For over three decades, hot spots policing (HSP) has been extensively tested by using “parallel track” comparisons between two (or more) groups of hot spots over long periods of time (90 to 365 days). The crime totals in hot spots receiving consistent HSP are compared to totals in similar hot spots not receiving HSP (Braga et al, 2019; Sherman & Weisburd, 1995).
In recent years, however, the parallel track trials have often been replaced by “repeat crossover” designs of HSP evaluations—especially in the UK. In this design, each hot spot serves as its own control. Using each day in each hot spot as the unit of analysis (hot spot-days), each hot spot is randomly assigned to different treatments on different days. Crime outcomes on treatment days, on average, in each hot spot are then compared to average outcomes on no-treatment days, within each hot spot.
The repeat crossover design opens the door for police to practice evidence-based policing by “testing-as-you-go” for continuous impact assessment (CIA). Unlike parallel track designs, repeat crossover designs also have a political advantage of giving every hot spot frequent attention, rather than denying hot spots policing to some locations for months (or a year) at a time.
With appropriate use of a pause in measurement between treatment crossovers, called a “washout” period for carryover effects of the last treatment to be “washed away,” police agencies can now introduce the “test-as-you-go” strategy of using experiments as an ongoing operating strategy. Using crossover testing as the means of continuous impact assessment, every hot spot can get extra patrols—just not on every day. By using each hot spot as its own control, the repeat crossover design can gain both statistical power and complete coverage of all crime hot spots. Several such studies have already found significant reductions in crime and violence on the extra patrol days compared to no-patrol days (Barnes et al, 2020; Basford et al., 2021; Bland et al., 2021). Similar designs could also be used for testing particular tactics in hot spots, such as traffic enforcement or stop-search.
The primary purpose of test-as-you-go is not to produce published studies for the accumulation of global knowledge about HSP (e.g., Braga et al, 2019); it is to prevent as much crime as possible, on a continuous basis, with local knowledge about the cumulative and most recent outcomes of the effectiveness of HSP in each specific hot spot. Tracking outcomes this way may lead to modifications in tactics or resources that improve subsequent test results and reduce crime.
The test-as-you-go strategy integrates the “Triple-T” by repeat crossover testing in tracking outcomes for new targeting. It uses random assignment by days as a permanent operating model, instead of the “test-once-and-stop” pattern of parallel track designs. Its key challenge is to make ongoing testing as valid as the “test-once-and-stop” designs.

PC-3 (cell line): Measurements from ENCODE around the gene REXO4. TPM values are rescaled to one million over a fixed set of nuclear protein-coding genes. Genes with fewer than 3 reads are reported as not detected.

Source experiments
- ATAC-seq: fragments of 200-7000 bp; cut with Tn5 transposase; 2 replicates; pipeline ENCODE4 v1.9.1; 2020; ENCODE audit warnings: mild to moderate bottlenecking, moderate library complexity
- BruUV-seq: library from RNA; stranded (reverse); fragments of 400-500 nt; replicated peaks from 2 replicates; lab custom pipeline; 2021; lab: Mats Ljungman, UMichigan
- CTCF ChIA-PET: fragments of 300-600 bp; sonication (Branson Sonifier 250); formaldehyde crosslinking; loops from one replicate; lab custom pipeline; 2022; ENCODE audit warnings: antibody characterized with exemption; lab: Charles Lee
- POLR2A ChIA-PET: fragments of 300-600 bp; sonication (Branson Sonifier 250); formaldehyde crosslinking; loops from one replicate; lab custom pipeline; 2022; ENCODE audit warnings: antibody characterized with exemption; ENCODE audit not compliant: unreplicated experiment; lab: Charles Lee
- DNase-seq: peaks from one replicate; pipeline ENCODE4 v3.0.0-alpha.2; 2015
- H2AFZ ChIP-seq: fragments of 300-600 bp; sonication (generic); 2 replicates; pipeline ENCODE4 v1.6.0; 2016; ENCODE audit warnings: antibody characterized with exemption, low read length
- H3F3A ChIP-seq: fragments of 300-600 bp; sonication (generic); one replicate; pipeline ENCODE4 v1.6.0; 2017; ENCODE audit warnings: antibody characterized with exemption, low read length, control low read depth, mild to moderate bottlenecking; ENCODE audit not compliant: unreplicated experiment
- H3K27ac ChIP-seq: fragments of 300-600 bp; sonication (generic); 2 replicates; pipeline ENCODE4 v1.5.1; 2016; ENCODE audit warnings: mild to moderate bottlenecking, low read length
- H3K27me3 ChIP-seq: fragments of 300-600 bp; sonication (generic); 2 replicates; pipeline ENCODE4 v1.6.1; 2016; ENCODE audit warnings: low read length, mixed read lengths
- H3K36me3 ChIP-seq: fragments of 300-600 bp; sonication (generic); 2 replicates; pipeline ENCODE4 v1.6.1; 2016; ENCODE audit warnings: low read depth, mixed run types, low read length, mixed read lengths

The main issue is the residual or “carryover” effects of the last treatment (Barnes, et al, 2020; Koper, 1995; Sherman, 1990). It is therefore essential that the design of any continuous impact assessment (CIA) plan identifies the number of “washout days” needed between treatment categories, so that carryover effects can be “washed out.” Absent a break in measurement for a period of washout days without that HSP treatment, testing-as-you-go risks under-estimating the benefits of hot spot patrols.
That risk is growing as the spread of HSP increases. Over three decades since it was first tested in a parallel track randomized controlled trial (Sherman & Weisburd, 1995), “Hot Spots Policing” (HSP) may now be the most widely researched and adopted strategy of evidence-based policing (Sherman, 1998, 2013). With over eighty rigorous evaluations showing consistent benefits of HSP, no other policing strategy can offer more independent assessments (Braga et al, 2019; see also Barnes et al., 2020; Basford et al., 2021; Bland et al, 2021; Weisburd, et al, 2022). Hailing HSP as the crime reduction strategy with strongest evidence, one UK policing minister (Malthouse, 2021) has offered special funding for police agencies to implement it. In 2021–2022, there were 18 (of 43) police agencies using such funding, of which 13 established a repeat crossover design for continuous impact assessment (Rose, 2022).
Risks of Disappointment
While hot spots experiments have tested the effects of HSP in targeted hot spots, the precision of that aim can easily be confused with a general reduction in crime across a police force area. The two aims are not the same. One does not require the other to demonstrate effectiveness. If for no other reason, external forces (such as economics or population changes) could be driving crime up across a city, even while HSP is preventing crime from getting even worse city-wide. Yet, it is difficult to prove that HSP “works” across an entire police force when there is no comparison group to that force. This limitation makes HSP vulnerable to its critics.